“A major outcome of this analysis is that most of the glaciers that have surged recently, have also surged in the 1950 to 1960s as surge cycles are often in the 40 to 60 year range. Combined with further evidence of previous surges, it seems that the so-called ‘Karakoram Anomaly’ is around since at least 200 years. It is also shown that two glaciers that are listed as surging are only expanding, that flow blocking of tributaries plays an important role for several surges, that surging glaciers are mostly free of debris, and that surges show a great variability in regard to surge durations (from 2 to 50+ years) and surge cycles (from 20 to 80+ years).”
Image Source: Paul, 2020
5. The “Karakoram anomaly” is a “natural phenomenon”.
“The contrasting hydroclimatic changes in the Karakoram region and the western Himalaya, as inferred from the glacier mass balance data, are based on the observations of the past few decades. However, our study shows the persistence of contrasting hydroclimatic variability over the past millennium (Figure 3d and 3e), which indicates that the ‘Karakoram anomaly’ is part of natural variability. … This study indicates that the ‘Karakoram anomaly’ is a natural phenomenon and is probably caused by spatially varying hydroclimatic trends in HMA [High Mountain Asia].”
Image Source: Managave et al., 2020
Glacier advance and retreat cycling may occur without an “external climate trigger”
If glacier advances occur in cycles and are considered natural, this begs the question: Why are the cycles or trends of glacier retreat considered to be an unnatural result of human-induced climate change?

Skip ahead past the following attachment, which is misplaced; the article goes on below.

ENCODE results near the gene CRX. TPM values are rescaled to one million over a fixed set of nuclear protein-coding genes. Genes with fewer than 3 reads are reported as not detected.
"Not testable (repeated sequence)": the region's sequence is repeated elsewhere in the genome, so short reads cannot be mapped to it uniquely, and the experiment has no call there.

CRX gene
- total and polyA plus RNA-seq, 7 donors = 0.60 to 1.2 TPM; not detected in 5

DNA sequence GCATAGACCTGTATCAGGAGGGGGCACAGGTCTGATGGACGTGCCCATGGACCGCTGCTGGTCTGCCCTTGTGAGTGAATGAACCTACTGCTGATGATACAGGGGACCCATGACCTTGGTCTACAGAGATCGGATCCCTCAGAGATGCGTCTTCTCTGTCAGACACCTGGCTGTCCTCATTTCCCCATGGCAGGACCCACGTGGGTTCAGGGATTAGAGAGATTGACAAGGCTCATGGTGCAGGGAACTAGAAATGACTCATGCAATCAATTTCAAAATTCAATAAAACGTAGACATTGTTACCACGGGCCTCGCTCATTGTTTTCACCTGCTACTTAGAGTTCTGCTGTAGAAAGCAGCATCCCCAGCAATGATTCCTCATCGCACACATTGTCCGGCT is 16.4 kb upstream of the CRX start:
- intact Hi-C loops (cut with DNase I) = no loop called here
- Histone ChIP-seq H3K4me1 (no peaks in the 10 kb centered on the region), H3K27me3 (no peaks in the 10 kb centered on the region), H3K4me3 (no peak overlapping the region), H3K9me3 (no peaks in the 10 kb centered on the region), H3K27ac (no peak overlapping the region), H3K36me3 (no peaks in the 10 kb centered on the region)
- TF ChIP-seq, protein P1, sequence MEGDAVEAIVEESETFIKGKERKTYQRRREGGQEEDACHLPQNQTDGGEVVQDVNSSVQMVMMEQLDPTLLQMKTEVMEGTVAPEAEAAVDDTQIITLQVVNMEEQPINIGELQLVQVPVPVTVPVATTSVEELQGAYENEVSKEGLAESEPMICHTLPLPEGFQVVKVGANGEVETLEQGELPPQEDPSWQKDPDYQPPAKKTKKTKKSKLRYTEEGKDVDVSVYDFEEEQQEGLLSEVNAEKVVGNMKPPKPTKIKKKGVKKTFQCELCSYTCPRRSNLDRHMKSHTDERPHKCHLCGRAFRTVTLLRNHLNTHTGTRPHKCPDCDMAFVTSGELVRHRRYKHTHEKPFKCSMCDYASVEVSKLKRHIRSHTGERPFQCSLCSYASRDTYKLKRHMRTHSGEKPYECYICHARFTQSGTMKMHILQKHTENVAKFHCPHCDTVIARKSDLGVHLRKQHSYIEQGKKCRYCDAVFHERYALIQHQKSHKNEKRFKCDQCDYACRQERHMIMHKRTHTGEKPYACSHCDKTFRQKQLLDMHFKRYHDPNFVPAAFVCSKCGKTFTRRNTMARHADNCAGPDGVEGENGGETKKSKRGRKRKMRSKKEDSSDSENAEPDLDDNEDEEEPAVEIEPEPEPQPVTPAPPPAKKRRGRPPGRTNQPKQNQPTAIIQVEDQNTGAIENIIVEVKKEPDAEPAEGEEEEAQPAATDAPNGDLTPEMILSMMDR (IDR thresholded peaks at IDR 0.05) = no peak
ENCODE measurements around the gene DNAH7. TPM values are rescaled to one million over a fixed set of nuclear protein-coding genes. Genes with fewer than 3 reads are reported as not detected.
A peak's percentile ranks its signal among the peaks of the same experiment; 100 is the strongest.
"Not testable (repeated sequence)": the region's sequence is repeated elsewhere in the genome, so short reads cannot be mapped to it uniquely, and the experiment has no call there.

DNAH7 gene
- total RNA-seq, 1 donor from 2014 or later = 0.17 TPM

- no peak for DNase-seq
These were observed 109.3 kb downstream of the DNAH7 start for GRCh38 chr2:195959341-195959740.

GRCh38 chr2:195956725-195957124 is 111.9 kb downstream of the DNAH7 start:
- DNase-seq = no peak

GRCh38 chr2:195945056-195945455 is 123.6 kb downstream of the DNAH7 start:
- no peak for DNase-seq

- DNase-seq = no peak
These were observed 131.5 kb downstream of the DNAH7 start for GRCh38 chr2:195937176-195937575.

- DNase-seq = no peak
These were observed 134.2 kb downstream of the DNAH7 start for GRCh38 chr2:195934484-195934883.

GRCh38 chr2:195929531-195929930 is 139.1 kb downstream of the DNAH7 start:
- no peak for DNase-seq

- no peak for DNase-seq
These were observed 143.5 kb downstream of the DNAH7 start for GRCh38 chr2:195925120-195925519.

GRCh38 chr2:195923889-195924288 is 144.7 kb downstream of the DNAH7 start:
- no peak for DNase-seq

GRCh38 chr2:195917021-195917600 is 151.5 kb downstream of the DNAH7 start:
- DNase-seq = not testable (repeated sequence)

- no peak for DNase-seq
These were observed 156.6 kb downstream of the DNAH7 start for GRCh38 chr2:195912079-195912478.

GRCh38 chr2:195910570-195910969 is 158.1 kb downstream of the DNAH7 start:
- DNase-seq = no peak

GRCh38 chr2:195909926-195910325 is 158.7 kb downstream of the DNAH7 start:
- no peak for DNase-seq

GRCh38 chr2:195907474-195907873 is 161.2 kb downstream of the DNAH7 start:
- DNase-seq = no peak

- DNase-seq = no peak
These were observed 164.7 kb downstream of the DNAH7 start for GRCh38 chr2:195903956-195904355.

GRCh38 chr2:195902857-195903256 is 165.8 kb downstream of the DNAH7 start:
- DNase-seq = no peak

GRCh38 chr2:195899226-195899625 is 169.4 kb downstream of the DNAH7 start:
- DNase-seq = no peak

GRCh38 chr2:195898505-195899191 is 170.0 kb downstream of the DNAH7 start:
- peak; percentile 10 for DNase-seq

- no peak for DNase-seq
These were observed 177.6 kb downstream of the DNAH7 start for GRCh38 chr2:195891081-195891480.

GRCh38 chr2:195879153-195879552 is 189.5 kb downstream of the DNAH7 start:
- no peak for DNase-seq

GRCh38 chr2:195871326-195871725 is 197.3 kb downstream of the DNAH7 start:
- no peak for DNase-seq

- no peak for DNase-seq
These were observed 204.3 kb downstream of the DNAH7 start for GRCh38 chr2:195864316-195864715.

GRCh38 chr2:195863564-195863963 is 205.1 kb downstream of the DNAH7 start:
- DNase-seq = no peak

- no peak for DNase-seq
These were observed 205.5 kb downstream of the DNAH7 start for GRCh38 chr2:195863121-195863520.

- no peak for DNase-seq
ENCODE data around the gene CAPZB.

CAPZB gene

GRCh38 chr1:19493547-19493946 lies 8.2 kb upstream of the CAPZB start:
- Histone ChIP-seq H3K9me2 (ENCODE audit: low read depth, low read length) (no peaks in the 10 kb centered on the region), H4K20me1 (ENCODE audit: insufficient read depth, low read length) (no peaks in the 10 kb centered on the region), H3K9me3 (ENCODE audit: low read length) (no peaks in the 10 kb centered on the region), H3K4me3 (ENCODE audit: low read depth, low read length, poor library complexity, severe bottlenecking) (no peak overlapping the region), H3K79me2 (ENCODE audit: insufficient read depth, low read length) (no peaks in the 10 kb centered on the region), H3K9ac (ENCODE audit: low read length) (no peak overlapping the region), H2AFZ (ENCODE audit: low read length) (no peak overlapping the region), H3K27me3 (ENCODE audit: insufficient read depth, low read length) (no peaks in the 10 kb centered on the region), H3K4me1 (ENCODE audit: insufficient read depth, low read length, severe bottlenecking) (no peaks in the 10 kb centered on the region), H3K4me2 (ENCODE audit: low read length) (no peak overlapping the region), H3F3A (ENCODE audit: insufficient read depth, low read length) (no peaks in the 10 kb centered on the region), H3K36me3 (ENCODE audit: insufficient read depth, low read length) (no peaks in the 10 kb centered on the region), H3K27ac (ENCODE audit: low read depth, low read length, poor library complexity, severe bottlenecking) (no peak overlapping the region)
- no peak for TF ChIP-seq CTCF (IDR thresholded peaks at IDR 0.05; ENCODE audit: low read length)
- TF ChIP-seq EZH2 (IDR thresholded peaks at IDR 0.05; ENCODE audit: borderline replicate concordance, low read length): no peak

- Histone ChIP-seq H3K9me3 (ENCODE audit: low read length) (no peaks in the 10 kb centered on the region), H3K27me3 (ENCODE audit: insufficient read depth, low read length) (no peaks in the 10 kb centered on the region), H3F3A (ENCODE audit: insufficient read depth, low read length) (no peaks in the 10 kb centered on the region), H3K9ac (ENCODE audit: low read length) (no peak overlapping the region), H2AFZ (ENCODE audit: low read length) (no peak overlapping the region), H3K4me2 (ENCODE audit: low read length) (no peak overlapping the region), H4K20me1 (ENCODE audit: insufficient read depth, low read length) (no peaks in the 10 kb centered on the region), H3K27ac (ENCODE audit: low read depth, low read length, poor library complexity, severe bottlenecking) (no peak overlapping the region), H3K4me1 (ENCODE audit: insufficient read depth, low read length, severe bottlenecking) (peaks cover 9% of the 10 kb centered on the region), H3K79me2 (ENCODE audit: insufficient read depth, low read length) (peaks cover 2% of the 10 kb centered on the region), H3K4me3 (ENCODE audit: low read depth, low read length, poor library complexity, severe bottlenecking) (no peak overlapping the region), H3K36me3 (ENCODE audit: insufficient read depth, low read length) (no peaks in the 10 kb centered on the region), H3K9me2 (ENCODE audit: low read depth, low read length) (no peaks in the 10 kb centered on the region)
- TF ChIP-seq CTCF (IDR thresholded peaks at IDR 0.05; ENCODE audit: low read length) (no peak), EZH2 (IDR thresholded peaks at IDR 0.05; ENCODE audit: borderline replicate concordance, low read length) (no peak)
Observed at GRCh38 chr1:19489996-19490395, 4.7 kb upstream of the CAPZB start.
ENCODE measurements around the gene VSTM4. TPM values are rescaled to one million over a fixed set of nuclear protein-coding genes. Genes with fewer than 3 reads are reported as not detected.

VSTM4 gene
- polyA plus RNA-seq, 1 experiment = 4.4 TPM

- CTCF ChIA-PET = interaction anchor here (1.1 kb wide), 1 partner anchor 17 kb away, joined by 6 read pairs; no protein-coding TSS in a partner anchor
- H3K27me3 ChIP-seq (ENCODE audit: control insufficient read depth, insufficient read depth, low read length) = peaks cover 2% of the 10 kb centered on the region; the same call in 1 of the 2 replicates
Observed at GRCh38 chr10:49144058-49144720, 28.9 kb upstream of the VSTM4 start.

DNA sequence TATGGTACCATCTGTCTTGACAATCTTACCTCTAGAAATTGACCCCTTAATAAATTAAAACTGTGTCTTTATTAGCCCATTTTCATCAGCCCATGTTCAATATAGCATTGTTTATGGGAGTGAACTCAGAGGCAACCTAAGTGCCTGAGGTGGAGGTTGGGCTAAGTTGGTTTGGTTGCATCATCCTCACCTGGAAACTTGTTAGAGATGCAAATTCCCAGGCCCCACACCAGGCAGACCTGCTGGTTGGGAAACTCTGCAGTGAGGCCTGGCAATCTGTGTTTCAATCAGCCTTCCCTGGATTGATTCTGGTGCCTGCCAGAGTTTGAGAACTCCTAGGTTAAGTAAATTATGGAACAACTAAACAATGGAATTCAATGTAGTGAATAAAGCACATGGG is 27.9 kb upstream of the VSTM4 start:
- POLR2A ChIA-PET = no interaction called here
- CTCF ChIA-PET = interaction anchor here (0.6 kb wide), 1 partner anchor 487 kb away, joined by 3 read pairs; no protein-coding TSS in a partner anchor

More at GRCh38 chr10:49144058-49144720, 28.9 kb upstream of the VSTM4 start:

The answer may be that neither glacier retreat nor advance is a consistent consequence of an “external climatic trigger” after all (Brinkerhoff et al., 2017). Instead there may be a “cycle of advance and retreat in the absence of externally imposed climate change” because…
“…interactions between ice flow, glacial erosion, and sediment transport drive these cycles, which occur independent of climate variations. Water availability controls cycle period and amplitude, and enhanced melt from future warming could trigger advance even in glaciers that are steady or retreating”
Image Source: Brinkerhoff et al., 2017
The lack of a clear climate change signal could explain why researchers (McNabb and Hock, 2014) found in a study of 50 Alaskan glaciers from 1972-2012 there was…
“…no corresponding change in the number of glaciers retreating nor do we see corresponding acceleration of retreat rates. To the contrary, many glaciers in the region have advanced…”
Image Source: McNabb and Hock, 2014
South of Alaska are three of the United States’ largest glaciers in one single location: Mount Rainier, Washington.
One glacier is retreating, another is stable, and the third glacier has thickened and advanced.
“The north and east slopes of Mount Rainier, Washington, are host to three of the largest glaciers in the contiguous United States: Carbon Glacier, Winthrop Glacier, and Emmons Glacier. Each has an extensive blanket of supraglacial debris on its terminus, but recent work indicates that each has responded to late twentieth- and early twenty-first-century climate changes in a different way. While Carbon Glacier has thinned and retreated since 1970, Winthrop Glacier has remained steady and Emmons Glacier has thickened and advanced.”
It is not reasonable to conclude a retreating glacier is responding to human-induced warming, whereas nearby stable and advancing glaciers are responding to natural variability.